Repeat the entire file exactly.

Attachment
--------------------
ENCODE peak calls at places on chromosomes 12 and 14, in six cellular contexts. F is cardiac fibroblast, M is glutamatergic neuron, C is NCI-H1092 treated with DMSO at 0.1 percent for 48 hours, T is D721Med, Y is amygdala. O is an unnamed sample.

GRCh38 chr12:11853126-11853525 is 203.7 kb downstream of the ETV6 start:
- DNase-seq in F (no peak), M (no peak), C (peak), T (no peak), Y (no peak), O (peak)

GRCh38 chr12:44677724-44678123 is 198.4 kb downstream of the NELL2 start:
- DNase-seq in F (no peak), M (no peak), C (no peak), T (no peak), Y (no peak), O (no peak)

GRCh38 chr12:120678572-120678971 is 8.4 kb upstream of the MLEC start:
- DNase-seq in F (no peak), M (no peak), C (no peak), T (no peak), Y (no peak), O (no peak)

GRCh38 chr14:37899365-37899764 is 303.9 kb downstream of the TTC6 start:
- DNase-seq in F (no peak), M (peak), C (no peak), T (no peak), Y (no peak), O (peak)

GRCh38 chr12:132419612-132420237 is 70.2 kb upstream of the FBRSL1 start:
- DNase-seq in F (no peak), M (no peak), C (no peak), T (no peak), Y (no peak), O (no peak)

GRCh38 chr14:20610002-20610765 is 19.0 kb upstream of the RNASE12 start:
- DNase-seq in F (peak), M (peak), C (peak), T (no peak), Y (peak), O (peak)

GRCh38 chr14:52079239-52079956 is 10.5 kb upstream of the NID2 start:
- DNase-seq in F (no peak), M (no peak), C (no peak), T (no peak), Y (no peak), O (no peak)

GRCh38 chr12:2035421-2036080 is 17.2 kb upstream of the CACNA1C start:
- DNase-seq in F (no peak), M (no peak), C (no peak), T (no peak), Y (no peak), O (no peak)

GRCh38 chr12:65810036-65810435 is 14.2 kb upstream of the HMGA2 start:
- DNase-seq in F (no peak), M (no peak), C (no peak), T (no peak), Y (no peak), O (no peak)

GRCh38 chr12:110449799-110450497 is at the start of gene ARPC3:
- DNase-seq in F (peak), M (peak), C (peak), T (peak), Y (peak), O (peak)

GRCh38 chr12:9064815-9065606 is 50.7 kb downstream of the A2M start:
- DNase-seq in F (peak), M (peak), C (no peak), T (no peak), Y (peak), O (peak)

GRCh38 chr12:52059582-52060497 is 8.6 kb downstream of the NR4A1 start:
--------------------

ENCODE peak calls at places on chromosomes 12 and 14, in six cellular contexts. F is cardiac fibroblast, M is glutamatergic neuron, C is NCI-H1092 treated with DMSO at 0.1 percent for 48 hours, T is D721Med, Y is amygdala. O is an unnamed sample.

GRCh38 chr12:11853126-11853525 is 203.7 kb downstream of the ETV6 start:
- DNase-seq in F (no peak), M (no peak), C (peak), T (no peak), Y (no peak), O (peak)

GRCh38 chr12:44677724-44678123 is 198.4 kb downstream of the NELL2 start:
- DNase-seq in F (no peak), M (no peak), C (no peak), T (no peak), Y (no peak), O (no peak)

GRCh38 chr12:120678572-120678971 is 8.4 kb upstream of the MLEC start:
- DNase-seq in F (no peak), M (no peak), C (no peak), T (no peak), Y (no peak), O (no peak)

GRCh38 chr14:37899365-37899764 is 303.9 kb downstream of the TTC6 start:
- DNase-seq in F (no peak), M (peak), C (no peak), T (no peak), Y (no peak), O (peak)

GRCh38 chr12:132419612-132420237 is 70.2 kb upstream of the FBRSL1 start:
- DNase-seq in F (no peak), M (no peak), C (no peak), T (no peak), Y (no peak), O (no peak)

GRCh38 chr14:20610002-20610765 is 19.0 kb upstream of the RNASE12 start:
- DNase-seq in F (peak), M (peak), C (peak), T (no peak), Y (peak), O (peak)

GRCh38 chr14:52079239-52079956 is 10.5 kb upstream of the NID2 start:
- DNase-seq in F (no peak), M (no peak), C (no peak), T (no peak), Y (no peak), O (no peak)

GRCh38 chr12:2035421-2036080 is 17.2 kb upstream of the CACNA1C start:
- DNase-seq in F (no peak), M (no peak), C (no peak), T (no peak), Y (no peak), O (no peak)

GRCh38 chr12:65810036-65810435 is 14.2 kb upstream of the HMGA2 start:
- DNase-seq in F (no peak), M (no peak), C (no peak), T (no peak), Y (no peak), O (no peak)

GRCh38 chr12:110449799-110450497 is at the start of gene ARPC3:
- DNase-seq in F (peak), M (peak), C (peak), T (peak), Y (peak), O (peak)

GRCh38 chr12:9064815-9065606 is 50.7 kb downstream of the A2M start:
- DNase-seq in F (peak), M (peak), C (no peak), T (no peak), Y (peak), O (peak)

GRCh38 chr12:52059582-52060497 is 8.6 kb downstream of the NR4A1 start: